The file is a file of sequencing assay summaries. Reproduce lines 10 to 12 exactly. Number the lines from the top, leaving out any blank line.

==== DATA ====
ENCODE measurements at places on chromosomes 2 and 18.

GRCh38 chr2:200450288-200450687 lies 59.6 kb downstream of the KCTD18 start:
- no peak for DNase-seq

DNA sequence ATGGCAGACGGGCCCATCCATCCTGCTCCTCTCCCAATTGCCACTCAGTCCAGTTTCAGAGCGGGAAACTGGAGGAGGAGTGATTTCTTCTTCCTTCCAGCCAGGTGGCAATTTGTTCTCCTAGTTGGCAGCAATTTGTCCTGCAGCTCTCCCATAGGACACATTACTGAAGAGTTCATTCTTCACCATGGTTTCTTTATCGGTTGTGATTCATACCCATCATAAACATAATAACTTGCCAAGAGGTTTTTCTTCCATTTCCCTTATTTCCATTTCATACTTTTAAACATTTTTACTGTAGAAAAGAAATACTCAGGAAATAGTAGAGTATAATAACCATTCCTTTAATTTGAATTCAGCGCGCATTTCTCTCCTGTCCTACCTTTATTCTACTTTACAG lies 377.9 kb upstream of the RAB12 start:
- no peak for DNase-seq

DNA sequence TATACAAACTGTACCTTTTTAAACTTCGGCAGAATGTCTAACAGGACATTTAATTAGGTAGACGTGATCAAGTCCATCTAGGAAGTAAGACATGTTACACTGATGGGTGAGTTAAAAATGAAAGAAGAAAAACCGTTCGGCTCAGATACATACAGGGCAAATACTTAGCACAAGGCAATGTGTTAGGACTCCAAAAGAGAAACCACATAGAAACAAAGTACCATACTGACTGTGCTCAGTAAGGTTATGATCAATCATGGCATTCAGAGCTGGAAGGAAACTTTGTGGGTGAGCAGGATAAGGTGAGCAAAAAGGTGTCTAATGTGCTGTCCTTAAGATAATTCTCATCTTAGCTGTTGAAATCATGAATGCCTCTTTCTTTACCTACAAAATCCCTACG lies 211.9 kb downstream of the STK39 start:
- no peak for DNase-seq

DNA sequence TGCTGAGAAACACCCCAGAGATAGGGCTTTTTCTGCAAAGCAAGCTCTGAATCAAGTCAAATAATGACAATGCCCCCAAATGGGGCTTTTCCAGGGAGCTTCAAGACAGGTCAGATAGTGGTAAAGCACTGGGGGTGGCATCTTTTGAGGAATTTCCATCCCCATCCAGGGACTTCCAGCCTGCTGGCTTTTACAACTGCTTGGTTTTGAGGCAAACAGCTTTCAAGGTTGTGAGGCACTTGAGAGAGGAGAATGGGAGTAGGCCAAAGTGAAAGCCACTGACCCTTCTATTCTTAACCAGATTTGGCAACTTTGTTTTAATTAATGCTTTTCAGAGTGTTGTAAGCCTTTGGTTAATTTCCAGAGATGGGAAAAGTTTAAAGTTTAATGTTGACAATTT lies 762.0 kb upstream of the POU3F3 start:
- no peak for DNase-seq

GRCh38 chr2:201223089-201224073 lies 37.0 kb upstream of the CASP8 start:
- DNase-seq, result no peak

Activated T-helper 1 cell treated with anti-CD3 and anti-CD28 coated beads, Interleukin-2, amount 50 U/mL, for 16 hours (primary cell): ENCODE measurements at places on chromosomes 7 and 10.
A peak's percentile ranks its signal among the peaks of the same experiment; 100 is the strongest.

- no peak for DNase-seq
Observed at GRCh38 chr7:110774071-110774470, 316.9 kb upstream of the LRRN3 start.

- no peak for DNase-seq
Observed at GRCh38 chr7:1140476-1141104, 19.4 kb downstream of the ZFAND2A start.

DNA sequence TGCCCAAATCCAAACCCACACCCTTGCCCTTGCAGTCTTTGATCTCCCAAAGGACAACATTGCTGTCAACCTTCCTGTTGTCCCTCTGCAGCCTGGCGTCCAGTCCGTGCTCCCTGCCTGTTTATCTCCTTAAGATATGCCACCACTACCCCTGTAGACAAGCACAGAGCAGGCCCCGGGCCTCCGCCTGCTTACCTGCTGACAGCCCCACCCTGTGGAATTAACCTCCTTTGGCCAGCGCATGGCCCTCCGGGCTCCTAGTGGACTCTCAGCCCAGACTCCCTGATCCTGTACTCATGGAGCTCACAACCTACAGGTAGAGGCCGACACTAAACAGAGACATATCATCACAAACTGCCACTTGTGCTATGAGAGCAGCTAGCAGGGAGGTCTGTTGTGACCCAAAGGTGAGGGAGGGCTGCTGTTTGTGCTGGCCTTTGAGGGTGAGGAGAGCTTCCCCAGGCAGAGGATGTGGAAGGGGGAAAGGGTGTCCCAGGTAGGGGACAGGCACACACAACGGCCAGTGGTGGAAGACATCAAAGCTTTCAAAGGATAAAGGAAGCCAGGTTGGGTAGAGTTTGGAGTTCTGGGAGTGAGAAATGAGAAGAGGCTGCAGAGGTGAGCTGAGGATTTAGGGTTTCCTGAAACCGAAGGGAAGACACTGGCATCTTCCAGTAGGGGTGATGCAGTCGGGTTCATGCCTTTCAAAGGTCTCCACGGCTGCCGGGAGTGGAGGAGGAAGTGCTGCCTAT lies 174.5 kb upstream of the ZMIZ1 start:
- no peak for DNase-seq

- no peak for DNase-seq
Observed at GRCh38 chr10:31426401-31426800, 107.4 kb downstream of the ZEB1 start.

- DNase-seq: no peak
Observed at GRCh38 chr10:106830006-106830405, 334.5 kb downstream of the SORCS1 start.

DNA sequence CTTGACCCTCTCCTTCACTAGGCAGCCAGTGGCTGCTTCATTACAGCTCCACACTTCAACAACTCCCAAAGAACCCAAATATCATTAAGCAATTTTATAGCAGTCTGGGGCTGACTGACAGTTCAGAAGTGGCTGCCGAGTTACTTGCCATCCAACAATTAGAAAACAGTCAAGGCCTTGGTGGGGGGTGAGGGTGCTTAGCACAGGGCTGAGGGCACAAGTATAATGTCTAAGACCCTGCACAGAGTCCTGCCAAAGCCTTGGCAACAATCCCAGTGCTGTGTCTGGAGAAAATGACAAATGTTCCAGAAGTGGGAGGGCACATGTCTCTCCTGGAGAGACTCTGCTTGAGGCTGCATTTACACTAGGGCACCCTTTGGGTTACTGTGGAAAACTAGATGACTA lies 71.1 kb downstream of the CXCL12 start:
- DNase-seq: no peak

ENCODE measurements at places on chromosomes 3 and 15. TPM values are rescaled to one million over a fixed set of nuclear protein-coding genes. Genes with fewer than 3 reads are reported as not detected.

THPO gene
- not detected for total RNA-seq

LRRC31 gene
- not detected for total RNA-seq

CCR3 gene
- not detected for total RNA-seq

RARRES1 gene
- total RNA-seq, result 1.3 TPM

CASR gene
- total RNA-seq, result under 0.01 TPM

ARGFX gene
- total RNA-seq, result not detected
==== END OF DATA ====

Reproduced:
GRCh38 chr2:201223089-201224073 lies 37.0 kb upstream of the CASP8 start:
- DNase-seq, result no peak

Activated T-helper 1 cell treated with anti-CD3 and anti-CD28 coated beads, Interleukin-2, amount 50 U/mL, for 16 hours (primary cell): ENCODE measurements at places on chromosomes 7 and 10.